March 24, 2018
ARTICLE SOURCE: https://www.allure.com/story/probiotics-prebiotics-postbiotics-explainer
“Probiotics” is now a household word — but we’re just beginning to discover the potential these bacterial cultures have to make our guts and our skin stronger and healthier. We asked Whitney Bowe, a professor of dermatology at Mount Sinai Medical Center and the author of The Beauty of Dirty Skin, to explain.
Probiotics in skin care has been a thing for a little while now. What do we know today that we didn’t know a year ago?
Bowe: “When we first started seeing probiotic serums and creams, they didn’t have a lot of firm evidence behind them. But the advent of rapid DNA-sequencing methods, like 16S ribosomal sequencing, has changed that — we can detect a fuller spectrum of strains and see exactly what they do on skin. We now know, for example, that Staphylococcus epidermidis can temper the overgrowth of the bacteria linked to eczema.”
We’re also starting to hear about prebiotics and postbiotics. Do we need to care about those, too?
Bowe: “Yes — add those to your vocabulary. Prebiotics are like the fertilizer or food that encourages certain bacteria to grow, probiotics are the live bacteria, and postbiotics are the chemical by-products of the bacteria or fragments of dead bacterial cells. I actually think the strongest skin-care products emerging on the market will be the ones with prebiotics. Some prebiotics encourage specific healthy strains of bacteria, and others increase the diversity of the bacteria on your skin, which is really important. When you remove that diversity, that’s when you see problems like rosacea, acne, fine lines, and discoloration. We are aware of a lot of effective prebiotics — like inulin and different types of fiber — for gut bacteria. For skin, minerals like selenium show promise, but we’re still discovering more.”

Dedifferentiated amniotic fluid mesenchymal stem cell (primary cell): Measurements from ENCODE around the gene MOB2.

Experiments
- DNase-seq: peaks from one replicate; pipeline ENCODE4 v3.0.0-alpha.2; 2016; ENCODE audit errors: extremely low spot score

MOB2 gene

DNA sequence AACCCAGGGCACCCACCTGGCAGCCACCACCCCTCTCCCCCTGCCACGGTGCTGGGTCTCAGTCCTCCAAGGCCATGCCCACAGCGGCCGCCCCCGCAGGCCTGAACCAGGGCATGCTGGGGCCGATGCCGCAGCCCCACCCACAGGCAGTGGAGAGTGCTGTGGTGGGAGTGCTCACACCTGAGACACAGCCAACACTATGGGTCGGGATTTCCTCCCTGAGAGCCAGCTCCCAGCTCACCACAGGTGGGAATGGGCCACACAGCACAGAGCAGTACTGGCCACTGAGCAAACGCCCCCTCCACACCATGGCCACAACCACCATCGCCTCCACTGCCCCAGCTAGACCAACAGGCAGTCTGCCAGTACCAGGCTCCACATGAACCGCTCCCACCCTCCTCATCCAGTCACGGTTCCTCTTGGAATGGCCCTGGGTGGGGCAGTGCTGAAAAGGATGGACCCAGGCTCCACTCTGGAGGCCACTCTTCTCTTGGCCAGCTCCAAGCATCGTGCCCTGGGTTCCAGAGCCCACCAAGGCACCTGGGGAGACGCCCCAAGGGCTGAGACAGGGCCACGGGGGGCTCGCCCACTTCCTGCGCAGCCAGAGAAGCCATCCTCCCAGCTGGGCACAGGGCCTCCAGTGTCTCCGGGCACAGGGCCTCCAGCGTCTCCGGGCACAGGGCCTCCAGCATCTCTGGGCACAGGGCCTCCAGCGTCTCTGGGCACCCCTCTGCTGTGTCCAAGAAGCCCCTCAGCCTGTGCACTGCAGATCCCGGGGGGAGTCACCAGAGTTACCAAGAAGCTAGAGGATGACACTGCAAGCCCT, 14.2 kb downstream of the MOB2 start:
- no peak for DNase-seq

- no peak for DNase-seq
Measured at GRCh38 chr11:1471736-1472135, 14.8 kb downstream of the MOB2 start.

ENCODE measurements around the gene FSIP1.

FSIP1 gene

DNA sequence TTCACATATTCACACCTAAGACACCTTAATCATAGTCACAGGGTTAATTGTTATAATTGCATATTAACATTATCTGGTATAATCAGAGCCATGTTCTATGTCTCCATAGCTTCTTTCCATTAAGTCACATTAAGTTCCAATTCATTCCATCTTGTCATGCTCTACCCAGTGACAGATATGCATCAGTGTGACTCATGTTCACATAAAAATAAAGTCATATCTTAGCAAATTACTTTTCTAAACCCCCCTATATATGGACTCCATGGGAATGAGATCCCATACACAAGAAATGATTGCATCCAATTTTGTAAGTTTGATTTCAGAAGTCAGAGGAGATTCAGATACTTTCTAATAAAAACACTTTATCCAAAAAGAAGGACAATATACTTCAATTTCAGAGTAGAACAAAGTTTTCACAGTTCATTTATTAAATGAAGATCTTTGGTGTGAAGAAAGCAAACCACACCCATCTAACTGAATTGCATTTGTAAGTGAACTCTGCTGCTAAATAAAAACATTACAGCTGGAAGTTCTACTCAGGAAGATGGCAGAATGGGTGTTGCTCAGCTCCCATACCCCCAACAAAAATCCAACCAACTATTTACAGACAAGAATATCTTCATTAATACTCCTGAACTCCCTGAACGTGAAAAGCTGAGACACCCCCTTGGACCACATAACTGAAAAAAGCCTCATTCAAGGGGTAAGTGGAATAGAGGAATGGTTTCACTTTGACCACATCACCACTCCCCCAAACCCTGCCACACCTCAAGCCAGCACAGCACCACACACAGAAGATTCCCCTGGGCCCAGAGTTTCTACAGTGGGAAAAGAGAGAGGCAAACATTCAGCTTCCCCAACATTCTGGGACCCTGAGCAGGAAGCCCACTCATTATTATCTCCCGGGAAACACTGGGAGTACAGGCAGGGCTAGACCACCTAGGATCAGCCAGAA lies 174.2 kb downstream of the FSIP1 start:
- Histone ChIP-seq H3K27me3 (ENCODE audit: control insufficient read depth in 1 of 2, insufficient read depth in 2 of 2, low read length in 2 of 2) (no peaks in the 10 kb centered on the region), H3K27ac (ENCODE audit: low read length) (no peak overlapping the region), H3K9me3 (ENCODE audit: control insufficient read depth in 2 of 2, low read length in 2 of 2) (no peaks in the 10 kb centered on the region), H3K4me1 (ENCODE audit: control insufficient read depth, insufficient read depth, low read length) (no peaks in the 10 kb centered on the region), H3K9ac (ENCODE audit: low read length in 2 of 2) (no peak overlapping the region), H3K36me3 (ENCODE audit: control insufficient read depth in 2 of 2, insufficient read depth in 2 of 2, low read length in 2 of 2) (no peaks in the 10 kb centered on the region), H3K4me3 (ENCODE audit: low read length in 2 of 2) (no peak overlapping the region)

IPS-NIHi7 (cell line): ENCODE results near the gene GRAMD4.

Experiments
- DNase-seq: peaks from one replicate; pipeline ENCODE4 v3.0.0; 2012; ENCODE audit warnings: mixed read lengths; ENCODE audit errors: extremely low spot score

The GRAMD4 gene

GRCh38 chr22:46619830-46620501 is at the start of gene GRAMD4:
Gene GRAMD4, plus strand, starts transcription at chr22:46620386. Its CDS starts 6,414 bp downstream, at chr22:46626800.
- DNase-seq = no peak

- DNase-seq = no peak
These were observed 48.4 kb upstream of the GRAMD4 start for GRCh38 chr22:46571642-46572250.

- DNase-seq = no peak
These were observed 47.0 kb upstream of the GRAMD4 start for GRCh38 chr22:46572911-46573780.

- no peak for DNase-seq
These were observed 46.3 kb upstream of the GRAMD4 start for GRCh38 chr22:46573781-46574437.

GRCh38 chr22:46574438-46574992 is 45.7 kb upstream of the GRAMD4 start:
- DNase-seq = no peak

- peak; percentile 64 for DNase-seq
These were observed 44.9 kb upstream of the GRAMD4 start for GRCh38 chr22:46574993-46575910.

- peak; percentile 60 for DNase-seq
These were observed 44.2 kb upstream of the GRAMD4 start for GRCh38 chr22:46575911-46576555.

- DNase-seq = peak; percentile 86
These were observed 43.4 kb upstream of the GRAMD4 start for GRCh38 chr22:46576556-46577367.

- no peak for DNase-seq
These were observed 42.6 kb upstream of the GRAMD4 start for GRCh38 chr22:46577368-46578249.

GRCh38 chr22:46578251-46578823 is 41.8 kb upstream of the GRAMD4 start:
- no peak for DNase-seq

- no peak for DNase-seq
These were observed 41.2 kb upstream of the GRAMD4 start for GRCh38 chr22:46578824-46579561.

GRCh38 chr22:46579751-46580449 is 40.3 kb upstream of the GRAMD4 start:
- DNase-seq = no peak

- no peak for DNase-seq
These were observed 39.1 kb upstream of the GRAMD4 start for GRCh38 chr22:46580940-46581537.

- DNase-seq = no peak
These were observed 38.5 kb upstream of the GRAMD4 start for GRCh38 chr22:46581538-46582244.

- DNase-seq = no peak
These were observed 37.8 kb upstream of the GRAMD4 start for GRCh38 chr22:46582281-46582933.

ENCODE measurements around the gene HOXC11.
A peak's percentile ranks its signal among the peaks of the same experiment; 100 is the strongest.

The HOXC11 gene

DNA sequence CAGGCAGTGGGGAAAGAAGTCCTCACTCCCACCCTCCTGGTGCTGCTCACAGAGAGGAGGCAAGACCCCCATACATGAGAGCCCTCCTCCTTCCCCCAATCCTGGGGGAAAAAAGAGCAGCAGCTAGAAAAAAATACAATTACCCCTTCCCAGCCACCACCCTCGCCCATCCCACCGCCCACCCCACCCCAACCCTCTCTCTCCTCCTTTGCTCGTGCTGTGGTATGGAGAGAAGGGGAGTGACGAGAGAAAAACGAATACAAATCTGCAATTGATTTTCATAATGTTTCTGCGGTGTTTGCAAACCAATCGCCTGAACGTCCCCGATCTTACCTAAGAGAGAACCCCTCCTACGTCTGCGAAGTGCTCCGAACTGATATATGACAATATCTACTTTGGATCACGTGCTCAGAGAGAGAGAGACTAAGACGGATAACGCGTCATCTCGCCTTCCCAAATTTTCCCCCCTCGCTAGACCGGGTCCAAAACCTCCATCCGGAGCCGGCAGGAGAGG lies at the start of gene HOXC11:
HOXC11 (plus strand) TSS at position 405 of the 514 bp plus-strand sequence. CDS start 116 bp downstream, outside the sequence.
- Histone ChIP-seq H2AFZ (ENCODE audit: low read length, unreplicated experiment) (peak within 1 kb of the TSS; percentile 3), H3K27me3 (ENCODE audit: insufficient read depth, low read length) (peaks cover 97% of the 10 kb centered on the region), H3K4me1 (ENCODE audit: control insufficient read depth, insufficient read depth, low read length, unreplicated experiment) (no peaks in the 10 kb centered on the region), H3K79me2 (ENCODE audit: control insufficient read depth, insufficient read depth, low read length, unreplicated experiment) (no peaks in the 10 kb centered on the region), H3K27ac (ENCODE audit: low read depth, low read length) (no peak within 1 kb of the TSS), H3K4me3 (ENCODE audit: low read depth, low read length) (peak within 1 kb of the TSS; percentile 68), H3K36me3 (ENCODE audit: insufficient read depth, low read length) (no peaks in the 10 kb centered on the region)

OK, so what exactly can these pre-, pro-, and postbiotics do for my skin?
Bowe: “Well, if your skin is sensitive, potentially a lot. In two ways: A strain called Streptococcus thermophilus has been shown to increase the production of ceramides in the skin, which is really helpful for anyone who has eczema or sensitivity. Secondly, new research reveals that Bifidobacterium longum increases skin’s resistance to both physical (heat, cold) and chemical (skin-care products) aggressors. If we could create creams with that strain — there aren’t any available yet — more people might be able to get the benefits of powerful active ingredients, like prescription retinoids, without experiencing the stinging, burning side effects.”
What if you’re dealing with an inflammatory condition, like acne or rosacea?
Bowe: “There are a few exciting options there, too. Lactobacillus paracasei has been shown to inhibit substance P, a neuropeptide that plays a role in inflammation and oil production. Enterococcus faecalis reduced acne, as compared with a placebo lotion, by 50 percent in a human study. Lactobacillus plantarum is another strain that has been shown to minimize the severity, size, and redness of blemishes. Streptococcus salivarius secretes something called bacteriocin-like inhibitory substance that actually kills off the P. acnes bacteria, which causes breakouts.”
You’ve published research about the connection between the gut, brain, and skin. Where does the mind come into play here?
Bowe: “Anything the brain perceives as stressful activates a fight-or-flight response. Digestion in the body will slow down; blood is shunted to the extremities. When that happens for sustained periods of time, we get this overgrowth of unhealthy bacteria in the small intestine. This compromises the gut lining, so it becomes ‘leaky,’ and inflammatory molecules exit from the gut to the blood. This so-called leaky gut then leads to system-wide inflammation, which can manifest in the skin as acne, rosacea, or eczema.”
What is the best thing we can do for our skin’s probiotic profile now?
Bowe: “Take an oral probiotic supplement. Species of lactobacillus and bifidobacterium, as well as Bacillus coagulans, have strong evidence that they can decrease the system-wide inflammation that plays a role in everything from arthritis and cardiovascular disease to acne, rosacea, and eczema. I always recommend starting with supplements with between 10 and 15 billion colony-forming units [CFUs], like Culturelle or Genuine Health. Even when we do develop probiotic skin care that targets specific issues, you’ll still want to take care of your gut with dietary modifications and supplements. You’ll never get to the root of the issue unless you go there first.”
A version of this article originally appeared in the April 2018 issue of Allure. To get your copy, head to newsstands or subscribe now.